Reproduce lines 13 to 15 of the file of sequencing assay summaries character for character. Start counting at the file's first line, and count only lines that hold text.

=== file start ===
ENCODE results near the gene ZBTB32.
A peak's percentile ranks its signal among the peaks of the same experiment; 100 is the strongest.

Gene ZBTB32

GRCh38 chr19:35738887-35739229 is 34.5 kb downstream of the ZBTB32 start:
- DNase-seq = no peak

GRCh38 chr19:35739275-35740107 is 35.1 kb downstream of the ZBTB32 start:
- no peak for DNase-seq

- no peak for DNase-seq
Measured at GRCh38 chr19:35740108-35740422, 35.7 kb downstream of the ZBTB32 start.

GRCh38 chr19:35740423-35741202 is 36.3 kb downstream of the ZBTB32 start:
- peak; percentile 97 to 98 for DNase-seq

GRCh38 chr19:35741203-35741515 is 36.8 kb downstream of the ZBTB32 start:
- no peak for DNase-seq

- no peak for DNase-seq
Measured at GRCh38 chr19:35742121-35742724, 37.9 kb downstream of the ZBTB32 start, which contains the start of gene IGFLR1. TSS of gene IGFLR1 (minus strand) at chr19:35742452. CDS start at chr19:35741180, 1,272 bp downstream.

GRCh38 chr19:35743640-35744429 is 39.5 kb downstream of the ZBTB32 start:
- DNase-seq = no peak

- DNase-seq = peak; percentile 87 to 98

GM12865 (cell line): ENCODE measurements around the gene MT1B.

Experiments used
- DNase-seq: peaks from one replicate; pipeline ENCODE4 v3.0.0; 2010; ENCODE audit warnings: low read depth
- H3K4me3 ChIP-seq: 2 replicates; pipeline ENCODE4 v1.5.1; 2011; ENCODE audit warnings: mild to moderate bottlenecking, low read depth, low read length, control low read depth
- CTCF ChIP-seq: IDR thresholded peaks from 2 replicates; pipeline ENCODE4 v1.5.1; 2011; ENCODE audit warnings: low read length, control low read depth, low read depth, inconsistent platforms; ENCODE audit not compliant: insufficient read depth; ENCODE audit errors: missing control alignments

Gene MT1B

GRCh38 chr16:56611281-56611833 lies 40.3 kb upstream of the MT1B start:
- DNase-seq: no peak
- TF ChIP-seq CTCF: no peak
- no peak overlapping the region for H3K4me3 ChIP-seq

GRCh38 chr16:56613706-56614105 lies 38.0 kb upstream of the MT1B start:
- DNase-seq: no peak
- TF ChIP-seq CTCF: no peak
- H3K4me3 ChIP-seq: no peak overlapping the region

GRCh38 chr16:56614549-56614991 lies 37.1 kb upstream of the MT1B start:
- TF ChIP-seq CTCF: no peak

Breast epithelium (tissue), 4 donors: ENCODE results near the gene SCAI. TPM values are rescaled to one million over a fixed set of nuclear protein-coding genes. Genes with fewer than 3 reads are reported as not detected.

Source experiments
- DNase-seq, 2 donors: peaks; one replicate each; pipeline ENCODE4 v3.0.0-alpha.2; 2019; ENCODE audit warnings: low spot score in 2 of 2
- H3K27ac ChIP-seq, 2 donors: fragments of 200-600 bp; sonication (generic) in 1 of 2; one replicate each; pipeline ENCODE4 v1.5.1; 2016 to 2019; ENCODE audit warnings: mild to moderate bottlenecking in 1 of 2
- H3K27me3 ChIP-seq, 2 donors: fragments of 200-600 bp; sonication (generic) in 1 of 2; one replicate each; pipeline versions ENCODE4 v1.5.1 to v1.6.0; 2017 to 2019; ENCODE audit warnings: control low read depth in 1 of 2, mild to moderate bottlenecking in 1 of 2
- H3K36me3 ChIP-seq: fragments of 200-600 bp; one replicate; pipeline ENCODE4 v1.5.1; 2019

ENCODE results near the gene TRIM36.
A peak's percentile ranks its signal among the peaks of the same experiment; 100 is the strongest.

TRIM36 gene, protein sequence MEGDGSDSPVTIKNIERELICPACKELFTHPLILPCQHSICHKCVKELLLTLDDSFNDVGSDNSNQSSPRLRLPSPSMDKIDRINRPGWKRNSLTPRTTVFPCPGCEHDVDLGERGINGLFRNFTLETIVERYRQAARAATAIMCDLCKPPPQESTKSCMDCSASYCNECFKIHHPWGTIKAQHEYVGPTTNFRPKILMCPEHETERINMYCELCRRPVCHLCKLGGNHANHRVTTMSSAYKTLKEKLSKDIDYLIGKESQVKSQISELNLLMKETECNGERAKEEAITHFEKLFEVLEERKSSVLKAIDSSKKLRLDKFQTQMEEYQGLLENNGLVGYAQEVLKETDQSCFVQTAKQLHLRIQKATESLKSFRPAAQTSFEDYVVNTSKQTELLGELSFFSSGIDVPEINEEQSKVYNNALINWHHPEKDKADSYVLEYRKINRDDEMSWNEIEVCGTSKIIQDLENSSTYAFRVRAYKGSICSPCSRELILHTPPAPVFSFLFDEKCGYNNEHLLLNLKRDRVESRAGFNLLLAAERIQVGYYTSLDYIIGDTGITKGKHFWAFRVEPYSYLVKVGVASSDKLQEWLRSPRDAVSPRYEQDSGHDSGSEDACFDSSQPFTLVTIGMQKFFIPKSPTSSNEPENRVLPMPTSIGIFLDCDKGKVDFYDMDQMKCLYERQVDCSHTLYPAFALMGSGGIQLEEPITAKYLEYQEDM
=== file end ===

- no peak for DNase-seq

- no peak for DNase-seq
Measured at GRCh38 chr19:35742121-35742724, 37.9 kb downstream of the ZBTB32 start, which contains the start of gene IGFLR1. TSS of gene IGFLR1 (minus strand) at chr19:35742452. CDS start at chr19:35741180, 1,272 bp downstream.